Over the years of my career as a Private Investigator I came to really enjoy doing missing person’s cases. The puzzle of finding people who have disappeared, voluntarily or not, fascinated me. But I had one other type of work that I came to specialize in, and that was criminal investigations. These cases ran from simple robberies and thefts to complex murder cases. Almost all of these cases were done for the accused as Defense Attorneys and families hired me to “prove innocence.”
Don’t get me wrong here, the police do a fantastic job. My contracts with the people who hired me to do criminal cases always included the fact that I would find evidence only, regardless if that evidence proved the accused innocent or guilty. I made it very clear I was not in the business of “getting a guilty person off.”
But once in a while I was able to prove an accused person innocent. One such case involved a man in jail in Las Vegas, accused of the murder of his girlfriend. His attorney hired me, and his brother and mother paid my bill.
The man was a 27 year old ‘gypo’ truck driver (a driver who intentionally avoids weigh stations and inspection stations because the truck’s load is often over weight or illegal in some way). He was living with a 30 year old prostitute in a bad area of Las Vegas. His girlfriend was brutally murdered one night. So as not to offend sensibilities, I will not describe the way she was murdered. The next day, her boyfriend was arrested and charged with the murder. He had a long criminal record including twice arrested for assault when he beat his girlfriend. The police had their man.
I went to Las Vegas and interviewed the man in prison before his trial. The man was, as I like to say, ‘not the brightest bulb in the chandelier.’ But he had a story that, if true, would free him of the charge.
He said he had been given a gypo driving job to Salt Lake City. After arriving there he began to hitch hike back to Las Vegas. He told me that a woman he described only as middle aged and cute (he used a foul word to describe her that I will not include here) picked him up. She was driving a new blue Cadillac that had Washington State license plates, but he didn’t know the numbers of the plates.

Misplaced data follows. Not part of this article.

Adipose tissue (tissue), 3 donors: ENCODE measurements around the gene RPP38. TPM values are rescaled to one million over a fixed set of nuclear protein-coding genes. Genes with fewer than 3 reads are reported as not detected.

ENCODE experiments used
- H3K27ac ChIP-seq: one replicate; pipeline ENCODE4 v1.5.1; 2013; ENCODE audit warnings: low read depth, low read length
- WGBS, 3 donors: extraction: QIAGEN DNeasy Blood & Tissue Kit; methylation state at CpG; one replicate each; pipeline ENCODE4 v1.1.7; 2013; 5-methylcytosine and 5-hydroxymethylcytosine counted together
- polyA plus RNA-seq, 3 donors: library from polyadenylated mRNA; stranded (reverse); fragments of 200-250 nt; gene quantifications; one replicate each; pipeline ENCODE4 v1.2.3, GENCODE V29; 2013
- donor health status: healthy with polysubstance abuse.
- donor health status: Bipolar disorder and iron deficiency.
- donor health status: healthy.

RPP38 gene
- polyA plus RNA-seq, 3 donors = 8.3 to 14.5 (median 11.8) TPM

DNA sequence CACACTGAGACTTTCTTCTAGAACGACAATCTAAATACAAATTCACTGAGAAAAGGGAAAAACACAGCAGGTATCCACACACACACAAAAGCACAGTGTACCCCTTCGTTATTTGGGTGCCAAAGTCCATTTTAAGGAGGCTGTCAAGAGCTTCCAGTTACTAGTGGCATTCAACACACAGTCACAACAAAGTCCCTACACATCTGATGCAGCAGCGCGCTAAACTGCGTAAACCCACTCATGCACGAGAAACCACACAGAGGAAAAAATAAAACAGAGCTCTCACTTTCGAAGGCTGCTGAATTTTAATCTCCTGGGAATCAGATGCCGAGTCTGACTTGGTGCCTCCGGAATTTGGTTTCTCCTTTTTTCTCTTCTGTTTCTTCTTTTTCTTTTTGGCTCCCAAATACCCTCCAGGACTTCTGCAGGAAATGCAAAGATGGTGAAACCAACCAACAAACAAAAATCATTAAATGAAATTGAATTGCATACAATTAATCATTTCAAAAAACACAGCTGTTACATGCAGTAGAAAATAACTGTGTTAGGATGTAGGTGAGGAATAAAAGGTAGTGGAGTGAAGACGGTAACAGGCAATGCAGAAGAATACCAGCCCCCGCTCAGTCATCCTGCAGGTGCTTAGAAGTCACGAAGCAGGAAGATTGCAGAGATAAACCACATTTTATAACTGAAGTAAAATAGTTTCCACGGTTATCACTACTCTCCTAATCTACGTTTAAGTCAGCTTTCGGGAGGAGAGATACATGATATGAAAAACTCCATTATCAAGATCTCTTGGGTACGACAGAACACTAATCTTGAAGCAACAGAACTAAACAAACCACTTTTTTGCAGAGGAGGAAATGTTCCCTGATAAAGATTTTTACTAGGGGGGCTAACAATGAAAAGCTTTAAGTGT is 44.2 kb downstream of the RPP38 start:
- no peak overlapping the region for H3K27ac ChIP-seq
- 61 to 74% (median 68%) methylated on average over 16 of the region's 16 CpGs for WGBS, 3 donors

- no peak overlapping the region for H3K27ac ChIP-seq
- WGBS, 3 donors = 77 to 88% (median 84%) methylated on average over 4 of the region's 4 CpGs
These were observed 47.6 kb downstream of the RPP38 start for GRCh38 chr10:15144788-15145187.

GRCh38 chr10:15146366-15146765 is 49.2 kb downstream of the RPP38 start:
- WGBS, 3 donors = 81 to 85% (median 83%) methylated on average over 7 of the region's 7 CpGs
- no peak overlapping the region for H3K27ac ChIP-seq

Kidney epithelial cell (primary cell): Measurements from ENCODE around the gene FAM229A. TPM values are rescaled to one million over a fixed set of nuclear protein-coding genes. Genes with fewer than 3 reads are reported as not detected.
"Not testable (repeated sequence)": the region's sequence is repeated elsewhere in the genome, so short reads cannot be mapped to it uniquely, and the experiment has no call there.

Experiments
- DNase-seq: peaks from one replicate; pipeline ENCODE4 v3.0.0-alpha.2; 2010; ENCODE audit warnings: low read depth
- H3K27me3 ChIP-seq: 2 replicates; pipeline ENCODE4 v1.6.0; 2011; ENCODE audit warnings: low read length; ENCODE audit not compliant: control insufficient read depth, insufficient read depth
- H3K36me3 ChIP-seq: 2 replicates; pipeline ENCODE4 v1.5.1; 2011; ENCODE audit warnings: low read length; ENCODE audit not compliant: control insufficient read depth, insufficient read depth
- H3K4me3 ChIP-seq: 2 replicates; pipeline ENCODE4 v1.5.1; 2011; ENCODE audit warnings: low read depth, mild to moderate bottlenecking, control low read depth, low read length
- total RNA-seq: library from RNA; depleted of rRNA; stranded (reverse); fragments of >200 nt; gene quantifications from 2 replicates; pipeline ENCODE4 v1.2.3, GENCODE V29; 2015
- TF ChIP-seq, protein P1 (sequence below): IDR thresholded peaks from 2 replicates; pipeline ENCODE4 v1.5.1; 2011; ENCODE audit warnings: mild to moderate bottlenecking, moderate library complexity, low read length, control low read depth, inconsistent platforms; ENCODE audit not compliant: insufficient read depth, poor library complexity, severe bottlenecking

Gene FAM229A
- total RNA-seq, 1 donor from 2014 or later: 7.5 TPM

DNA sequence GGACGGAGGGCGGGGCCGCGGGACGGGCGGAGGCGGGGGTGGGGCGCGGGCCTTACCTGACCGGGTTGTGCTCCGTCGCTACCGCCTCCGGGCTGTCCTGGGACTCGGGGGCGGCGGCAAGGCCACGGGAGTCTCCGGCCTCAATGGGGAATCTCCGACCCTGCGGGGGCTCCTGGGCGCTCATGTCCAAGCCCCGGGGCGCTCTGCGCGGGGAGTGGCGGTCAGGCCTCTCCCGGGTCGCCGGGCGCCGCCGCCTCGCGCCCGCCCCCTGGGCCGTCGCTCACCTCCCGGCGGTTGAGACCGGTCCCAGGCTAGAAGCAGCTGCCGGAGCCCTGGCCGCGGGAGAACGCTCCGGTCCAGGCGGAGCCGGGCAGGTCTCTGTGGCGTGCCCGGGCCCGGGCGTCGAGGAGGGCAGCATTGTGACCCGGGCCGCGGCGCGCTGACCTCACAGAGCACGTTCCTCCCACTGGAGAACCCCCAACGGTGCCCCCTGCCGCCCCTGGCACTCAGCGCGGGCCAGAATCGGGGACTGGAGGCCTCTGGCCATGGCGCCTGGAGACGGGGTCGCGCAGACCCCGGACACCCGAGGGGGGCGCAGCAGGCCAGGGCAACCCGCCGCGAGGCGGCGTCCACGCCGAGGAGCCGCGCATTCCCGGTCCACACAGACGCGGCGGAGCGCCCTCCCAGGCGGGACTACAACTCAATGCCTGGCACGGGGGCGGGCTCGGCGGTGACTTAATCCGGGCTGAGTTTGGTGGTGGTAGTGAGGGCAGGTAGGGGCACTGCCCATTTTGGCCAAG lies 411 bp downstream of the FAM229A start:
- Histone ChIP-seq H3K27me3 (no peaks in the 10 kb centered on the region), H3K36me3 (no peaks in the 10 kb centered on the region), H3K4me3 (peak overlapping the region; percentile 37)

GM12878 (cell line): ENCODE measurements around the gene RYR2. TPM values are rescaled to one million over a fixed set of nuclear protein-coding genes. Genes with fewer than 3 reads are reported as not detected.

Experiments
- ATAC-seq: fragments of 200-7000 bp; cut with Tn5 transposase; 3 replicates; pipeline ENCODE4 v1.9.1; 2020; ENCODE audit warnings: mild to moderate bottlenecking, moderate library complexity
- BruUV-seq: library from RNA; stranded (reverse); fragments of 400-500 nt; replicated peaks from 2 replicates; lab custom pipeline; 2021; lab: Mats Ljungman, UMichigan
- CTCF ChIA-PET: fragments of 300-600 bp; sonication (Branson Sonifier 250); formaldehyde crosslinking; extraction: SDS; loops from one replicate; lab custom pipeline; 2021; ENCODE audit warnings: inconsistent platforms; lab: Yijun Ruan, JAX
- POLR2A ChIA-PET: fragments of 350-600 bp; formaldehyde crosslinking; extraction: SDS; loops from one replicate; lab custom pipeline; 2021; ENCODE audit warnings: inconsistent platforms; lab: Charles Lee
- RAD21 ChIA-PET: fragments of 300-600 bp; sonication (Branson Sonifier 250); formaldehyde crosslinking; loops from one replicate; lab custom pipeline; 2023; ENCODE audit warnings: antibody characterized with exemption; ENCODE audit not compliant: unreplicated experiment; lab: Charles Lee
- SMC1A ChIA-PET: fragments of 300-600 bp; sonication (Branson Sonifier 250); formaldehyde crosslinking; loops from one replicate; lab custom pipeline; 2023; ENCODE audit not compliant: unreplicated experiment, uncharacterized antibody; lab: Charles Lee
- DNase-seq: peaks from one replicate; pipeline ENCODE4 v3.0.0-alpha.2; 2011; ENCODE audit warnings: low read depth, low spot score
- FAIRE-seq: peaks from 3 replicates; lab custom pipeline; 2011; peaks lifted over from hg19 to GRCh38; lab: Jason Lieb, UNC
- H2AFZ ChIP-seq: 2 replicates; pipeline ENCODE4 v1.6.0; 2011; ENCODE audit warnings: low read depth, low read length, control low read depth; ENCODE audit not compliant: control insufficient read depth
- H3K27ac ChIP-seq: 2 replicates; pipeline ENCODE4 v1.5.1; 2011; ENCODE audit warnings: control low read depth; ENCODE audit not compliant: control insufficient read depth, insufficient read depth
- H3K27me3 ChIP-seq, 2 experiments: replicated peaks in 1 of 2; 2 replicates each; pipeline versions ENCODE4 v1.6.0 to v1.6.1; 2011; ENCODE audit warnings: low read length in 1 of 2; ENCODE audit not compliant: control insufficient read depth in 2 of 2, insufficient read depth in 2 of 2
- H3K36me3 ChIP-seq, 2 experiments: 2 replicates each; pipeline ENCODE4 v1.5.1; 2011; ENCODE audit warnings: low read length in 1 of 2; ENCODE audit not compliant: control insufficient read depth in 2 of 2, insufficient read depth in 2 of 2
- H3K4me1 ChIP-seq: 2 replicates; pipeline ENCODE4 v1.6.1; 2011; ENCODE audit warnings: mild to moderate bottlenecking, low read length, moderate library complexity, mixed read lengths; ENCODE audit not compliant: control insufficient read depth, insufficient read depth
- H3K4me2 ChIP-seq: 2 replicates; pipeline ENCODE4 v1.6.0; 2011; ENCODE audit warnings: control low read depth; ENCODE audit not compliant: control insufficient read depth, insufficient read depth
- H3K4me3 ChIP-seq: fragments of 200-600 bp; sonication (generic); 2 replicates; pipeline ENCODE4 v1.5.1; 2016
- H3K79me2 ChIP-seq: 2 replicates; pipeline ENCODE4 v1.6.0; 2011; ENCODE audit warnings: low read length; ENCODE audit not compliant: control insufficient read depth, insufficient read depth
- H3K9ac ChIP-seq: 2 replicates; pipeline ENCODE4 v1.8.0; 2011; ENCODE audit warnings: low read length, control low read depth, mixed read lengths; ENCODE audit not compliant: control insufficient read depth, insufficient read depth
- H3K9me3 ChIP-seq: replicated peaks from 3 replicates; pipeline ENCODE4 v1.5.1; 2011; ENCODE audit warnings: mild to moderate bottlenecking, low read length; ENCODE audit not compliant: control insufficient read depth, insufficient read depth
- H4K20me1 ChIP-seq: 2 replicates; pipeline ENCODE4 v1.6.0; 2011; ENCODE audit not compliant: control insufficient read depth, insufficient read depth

He told me he never asked her name and could not give me any more information about her, except that shortly after picking him up, she suggested they stop at a motel and spend the night together enjoying, as he described it, “rough sex.”
The following morning he woke up, and she was gone. He made it back to Las Vegas that evening, and the police were waiting for him.
My first stop was at the trucking company who he said had hired him. It seemed obvious that if he were out of town he could not have murdered the woman. But the trucking company denied all knowledge of the man. That, to me, was also obvious, and I guessed as much before going there. The company wasn’t about to admit to a crime to get the accused out of jail.
I caught the first flight to Salt Lake City, rented a car and took the same route back to Las Vegas the accused told me he had taken. This occurred in the early 1980’s, before the common use of computers everywhere. Motels, especially cheap motels, used cards to keep guest information on. So, I stopped at every cheap ‘no-tell motel’ along the way and paid the desk clerk a few dollars to see the registration cards for the day in question.
Shortly after lunch and after about a dozen stops, I found a flea bag motel that had a guest card for that day, signed by a woman who signed her name ‘Mary Smith’, paid in cash, with her car listed as a Cadillac, and with a Washington State plate number. I paid twenty dollars for the card and took it with me.
I made it back to my office as quickly as possible and ran the plate number, which turned out to be a phony number. I ran Mary Smith through the DMV records and found none who owned a Cadillac. So I obtained from Washington State DMV a listing of all Cadillac automobiles not more than three years old and blue in color. There were several dozen as it turned out.
I eliminated owners who were older than 50 years old and younger than 30. I was left with twenty-one cars. Seven were registered to females only. That was a place to start, and if nothing came of it, I would run backgrounds on females owning cars with a male. I ran a background on each of these and eliminated owners who were unlikely to be driving all the way to Salt Lake City and back – their employment would make it unlikely.
One owner stood out in this search. A woman, 39 years old, was in corporate sales for a very large and prominent Seattle hi-tech firm. Call it intuition, training, or just a gut feeling. I went with the gut feeling.
The next day I was on a flight to Seattle where I rented a car and drove to this woman’s office. She was reluctant to speak with me and her reaction, obvious fear, told me I had the right woman. I convinced her she really did need to speak with me in a private conference room in her building.
I showed her the no-tell motel’s registration card and told her I knew it was she who picked up my accused. It didn’t take long for her to start crying, and I used that to its best advantage. Explaining that she was the only person to keep my client from being found guilty of murder, I told her she had to return to Las Vegas with me and give a written statement to the police and District Attorney. She refused.
I didn’t argue with her; I didn’t want a scene where she worked. So I simply stood and told her that I was going to see her husband and tell him all about her trip from Salt Lake City. I knew she wouldn’t let that happen.
That afternoon, she and I were on a jet to Las Vegas where she did make a statement that freed my client.
Make no mistake, most of the people arrested for a crime or serving time in prison are guilty as sin. But once in a great while you do find an innocent person behind bars.
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